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Market Speculation

May 10, 2010

The “quiet room” of lobbying: The killing floor of reform

The U.S. Senate debate to regulate over-the-counter (OTC, off-exchange and largely unregulated) derivatives enters its third week. Everybody, it appears, is now a proponent of “reform,” especially erstwhile acolytes of deregulation. But what the rhetoric of reform giveth with one hand, it taketh away with the dozens of exemptions from regulation proposed by Wall Street on behalf of major financial institutions and their corporate clients.

Derivatives are financial instruments based on the value of an underlying asset, such as the price of a corn futures contract or an interest rate. Derivatives, such as those created and sold by Goldman Sachs for the government of Greece, can help disguise debt as an asset, at least long enough to postpone the day of reckoning. A chart compiled by Commodity Markets Oversight Coalition (CMOC) member Sean Cota shows the extent to which the contract face value of OTC derivatives dwarfs the value of exchange-traded commodities, stocks and bonds, and the global Gross Domestic Product—i.e., goods and services, including those provided by retail financial institutions.

Commodity Futures Trading Commission chairman Gary Gensler has called OTC derivatives a major factor in causing the financial and commodity market bubble that burst in 2008 when major OTC dealers couldn’t pay up for failed OTC trades. In mid-April, the Senate Agriculture Committee passed a bill that would force most OTC trades onto public and regulated exchanges to enable both CFTC and Securities and Exchange Commission regulators to monitor market data and prevent excessive speculation and other violations of U.S. financial law. Among the financial industry lobbyists opposing the bill are 40 former Senate staffers and former Senator Trent Lott. Normally, the access of these staffers to their former bosses—and in Senator Lott’s case, access to the Senate floor during voting and last-minute deal making—would ensure another Wall Street victory against reform. But these are not normal times.

On April 29, the Coalition of Derivatives End Users (organized by the Chamber of Commerce, Business Roundtable and the National Association of Manufacturers) responded to the Senate Agriculture Committee bill with language that would exempt coalition members, mostly transnational corporations and their banks, from trading on public exchanges. Chairman Gensler has estimated that such changes would leave up to 60 percent of OTC trades in the unregulated “dark market.” On May 4, the CMOC, of which IATP is a member, wrote to the Senate leadership to outline their opposition to creating the broad exemptions proposed by the coalition. The letter stated, “Our coalition opposes any expansion of exemptions in the derivatives title in such a way as to create new loopholes for financial market interests.” On May 7, the Americans for Financial Reform, comprising more than 250 consumer, employee, investor and civil rights organizations, wrote to all senators to oppose an amendment by Senator Saxby Chambliss that incorporated the coalition language for broad exemptions from regulation.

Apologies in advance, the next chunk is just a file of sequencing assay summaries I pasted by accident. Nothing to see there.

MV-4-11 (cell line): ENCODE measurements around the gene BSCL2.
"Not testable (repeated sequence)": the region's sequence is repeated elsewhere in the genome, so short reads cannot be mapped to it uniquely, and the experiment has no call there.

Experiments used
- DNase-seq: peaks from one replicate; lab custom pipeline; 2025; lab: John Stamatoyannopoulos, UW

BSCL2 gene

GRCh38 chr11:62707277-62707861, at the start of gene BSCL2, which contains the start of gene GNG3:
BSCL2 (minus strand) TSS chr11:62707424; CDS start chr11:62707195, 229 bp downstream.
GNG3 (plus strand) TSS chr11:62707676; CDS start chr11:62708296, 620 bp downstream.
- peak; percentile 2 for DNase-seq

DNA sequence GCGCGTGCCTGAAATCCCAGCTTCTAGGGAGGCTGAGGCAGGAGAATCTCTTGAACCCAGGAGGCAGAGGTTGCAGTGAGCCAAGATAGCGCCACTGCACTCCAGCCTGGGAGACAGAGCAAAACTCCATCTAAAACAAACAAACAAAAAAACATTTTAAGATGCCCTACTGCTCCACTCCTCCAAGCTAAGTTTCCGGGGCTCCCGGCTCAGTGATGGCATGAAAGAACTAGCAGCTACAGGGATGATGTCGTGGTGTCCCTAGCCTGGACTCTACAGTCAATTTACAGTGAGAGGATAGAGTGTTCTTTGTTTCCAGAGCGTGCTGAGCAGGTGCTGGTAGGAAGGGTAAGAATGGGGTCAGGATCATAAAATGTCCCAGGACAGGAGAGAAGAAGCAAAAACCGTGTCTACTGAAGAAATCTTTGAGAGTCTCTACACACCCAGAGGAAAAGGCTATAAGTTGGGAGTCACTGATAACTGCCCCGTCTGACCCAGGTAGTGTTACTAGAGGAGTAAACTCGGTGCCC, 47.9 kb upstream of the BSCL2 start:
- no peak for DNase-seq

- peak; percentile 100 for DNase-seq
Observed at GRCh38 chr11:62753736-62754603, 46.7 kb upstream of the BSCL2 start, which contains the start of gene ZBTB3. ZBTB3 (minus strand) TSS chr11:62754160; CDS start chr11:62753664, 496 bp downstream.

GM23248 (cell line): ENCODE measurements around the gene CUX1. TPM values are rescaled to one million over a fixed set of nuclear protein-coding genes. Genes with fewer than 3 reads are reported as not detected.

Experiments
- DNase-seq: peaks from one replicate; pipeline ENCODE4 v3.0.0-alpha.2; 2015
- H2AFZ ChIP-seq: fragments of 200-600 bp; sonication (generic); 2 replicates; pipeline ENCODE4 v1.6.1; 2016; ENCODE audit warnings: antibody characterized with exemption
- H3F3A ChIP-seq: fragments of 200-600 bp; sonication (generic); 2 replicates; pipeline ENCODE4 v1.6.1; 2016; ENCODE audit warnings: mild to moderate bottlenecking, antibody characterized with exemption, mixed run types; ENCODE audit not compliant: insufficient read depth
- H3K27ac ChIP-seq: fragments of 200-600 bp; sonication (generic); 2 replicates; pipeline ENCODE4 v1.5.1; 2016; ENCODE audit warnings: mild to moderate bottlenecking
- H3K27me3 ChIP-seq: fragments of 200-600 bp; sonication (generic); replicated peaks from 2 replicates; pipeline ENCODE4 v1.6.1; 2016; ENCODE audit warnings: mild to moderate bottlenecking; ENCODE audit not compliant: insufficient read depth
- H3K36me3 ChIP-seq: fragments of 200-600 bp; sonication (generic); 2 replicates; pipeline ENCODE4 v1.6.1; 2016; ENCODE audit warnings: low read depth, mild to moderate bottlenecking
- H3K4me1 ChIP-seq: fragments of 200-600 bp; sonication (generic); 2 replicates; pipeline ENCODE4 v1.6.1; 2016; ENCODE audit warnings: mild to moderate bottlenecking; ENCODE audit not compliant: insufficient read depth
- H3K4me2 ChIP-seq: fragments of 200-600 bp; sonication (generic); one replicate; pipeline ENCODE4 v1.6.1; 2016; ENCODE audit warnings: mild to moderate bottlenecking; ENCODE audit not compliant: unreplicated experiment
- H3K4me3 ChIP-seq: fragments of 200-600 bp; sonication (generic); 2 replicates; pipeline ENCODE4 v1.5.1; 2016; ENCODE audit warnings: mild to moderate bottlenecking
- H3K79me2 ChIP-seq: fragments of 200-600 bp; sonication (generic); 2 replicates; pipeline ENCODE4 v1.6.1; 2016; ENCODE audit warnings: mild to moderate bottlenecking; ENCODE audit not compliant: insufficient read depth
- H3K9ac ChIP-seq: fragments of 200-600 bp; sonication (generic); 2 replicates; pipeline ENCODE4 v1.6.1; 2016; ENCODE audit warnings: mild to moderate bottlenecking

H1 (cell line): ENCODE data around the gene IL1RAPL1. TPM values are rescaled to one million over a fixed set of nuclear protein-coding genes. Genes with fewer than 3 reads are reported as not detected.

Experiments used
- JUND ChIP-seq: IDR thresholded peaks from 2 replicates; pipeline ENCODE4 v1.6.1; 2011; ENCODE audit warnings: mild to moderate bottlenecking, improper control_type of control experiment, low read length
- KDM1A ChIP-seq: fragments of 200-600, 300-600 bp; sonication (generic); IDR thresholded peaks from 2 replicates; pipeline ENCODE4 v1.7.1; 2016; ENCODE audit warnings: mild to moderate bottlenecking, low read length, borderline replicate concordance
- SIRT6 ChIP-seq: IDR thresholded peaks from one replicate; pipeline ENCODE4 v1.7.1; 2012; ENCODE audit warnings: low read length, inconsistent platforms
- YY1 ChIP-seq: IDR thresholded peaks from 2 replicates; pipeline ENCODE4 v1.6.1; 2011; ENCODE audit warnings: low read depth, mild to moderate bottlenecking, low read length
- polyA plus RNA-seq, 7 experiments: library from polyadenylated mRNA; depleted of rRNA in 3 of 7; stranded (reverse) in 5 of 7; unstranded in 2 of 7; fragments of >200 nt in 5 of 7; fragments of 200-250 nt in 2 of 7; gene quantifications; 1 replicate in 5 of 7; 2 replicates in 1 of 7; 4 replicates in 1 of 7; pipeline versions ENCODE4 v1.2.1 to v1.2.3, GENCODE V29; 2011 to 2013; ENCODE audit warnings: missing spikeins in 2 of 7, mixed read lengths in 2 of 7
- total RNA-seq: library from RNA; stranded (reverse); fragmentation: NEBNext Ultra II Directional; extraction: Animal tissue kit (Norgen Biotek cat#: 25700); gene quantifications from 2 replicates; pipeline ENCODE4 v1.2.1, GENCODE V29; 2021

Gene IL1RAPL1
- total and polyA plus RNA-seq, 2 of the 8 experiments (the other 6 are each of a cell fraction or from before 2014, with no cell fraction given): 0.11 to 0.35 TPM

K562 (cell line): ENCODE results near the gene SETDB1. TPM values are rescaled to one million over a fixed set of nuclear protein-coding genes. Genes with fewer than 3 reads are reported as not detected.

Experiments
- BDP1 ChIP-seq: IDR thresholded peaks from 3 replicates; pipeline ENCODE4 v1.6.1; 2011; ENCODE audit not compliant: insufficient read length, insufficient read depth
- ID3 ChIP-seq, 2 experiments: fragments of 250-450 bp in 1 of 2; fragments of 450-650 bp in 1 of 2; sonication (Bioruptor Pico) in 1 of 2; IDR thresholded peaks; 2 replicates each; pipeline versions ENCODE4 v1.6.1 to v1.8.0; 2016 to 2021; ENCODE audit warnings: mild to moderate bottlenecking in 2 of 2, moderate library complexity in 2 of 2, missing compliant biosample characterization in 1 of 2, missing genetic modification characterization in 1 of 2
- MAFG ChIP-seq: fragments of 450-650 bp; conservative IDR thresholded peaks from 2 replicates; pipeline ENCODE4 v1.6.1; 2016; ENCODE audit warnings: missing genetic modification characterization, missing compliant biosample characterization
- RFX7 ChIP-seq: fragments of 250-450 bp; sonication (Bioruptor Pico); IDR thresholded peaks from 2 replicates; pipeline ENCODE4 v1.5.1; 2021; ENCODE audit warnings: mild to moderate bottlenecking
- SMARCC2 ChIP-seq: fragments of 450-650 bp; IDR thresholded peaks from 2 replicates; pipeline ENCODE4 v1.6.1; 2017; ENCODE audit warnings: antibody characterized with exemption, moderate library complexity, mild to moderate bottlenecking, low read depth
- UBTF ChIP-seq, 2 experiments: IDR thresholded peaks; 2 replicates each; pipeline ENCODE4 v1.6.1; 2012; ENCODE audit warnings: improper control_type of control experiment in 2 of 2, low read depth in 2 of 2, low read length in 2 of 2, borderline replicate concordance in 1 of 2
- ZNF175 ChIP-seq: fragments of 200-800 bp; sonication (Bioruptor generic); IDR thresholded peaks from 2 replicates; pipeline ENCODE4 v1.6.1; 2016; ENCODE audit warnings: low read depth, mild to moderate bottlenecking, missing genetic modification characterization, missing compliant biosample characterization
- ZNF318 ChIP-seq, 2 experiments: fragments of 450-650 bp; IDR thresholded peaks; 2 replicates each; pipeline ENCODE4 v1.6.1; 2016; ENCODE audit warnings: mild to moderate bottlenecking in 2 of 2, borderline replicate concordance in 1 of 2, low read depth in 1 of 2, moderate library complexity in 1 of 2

The amendments supported by the CMOC and AFR are dismissed out of hand by Wall Street lobbyists as “whack jobs.” According to The Washington Post, “‘They've got to get this thing off the [Senate] floor and into a reasonable, behind the scenes’ discussion, said one lobbyist. ‘Let's have a few wise fathers sit around the table in some quiet room’ and work out the details.” His confidence in the ability of the lobbyists to undo the work of the Senate agriculture committee OTC derivative bill was bolstered by a certainty that nobody would pay attention to “quiet room” changes favoring their clients in a 1,300-page bill that only the lobbyists would read.

The density of proposed Wall Street exemptions led the Financial Times to wonder whether financial reform could be better defended if U.S. legislators combined their rule-oriented approach with a principles-based financial regulation practiced in Europe. Would the lobbying power of the “quiet room” diminish if the principles at the outset of a bill were clear and binding statements to eliminate the loopholes and waivers that triggered the legalized chicanery of the financial services industry during the past decade? One place to answer that question would be the conference of Senate and House of Representatives members appointed to negotiate differences between the two bills, assuming that the Senate will pass a financial reform bill. Binding principles could be added to make it more difficult for Wall Street to circumvent the bill.

President Barack Obama would like to go the Group of Twenty meeting, June 26–27 in Toronto, with his signature on a financial services reform bill. It will be difficult to assert U.S. leadership on financial reform without a signed bill. If the Senate passes its bill prior to the end of May Senate recess, and the differences between the House and Senate bills can be negotiated during the first three weeks of June, President Obama may go to Toronto with a reform template that he will try to sell to other G-20 members. But if the bill contains the broad exemptions demanded by Wall Street, he may find that other heads of state, whose taxpayers are still paying the costs of U.S. deregulation and financial “innovation,” aren’t buying.

Steve Suppan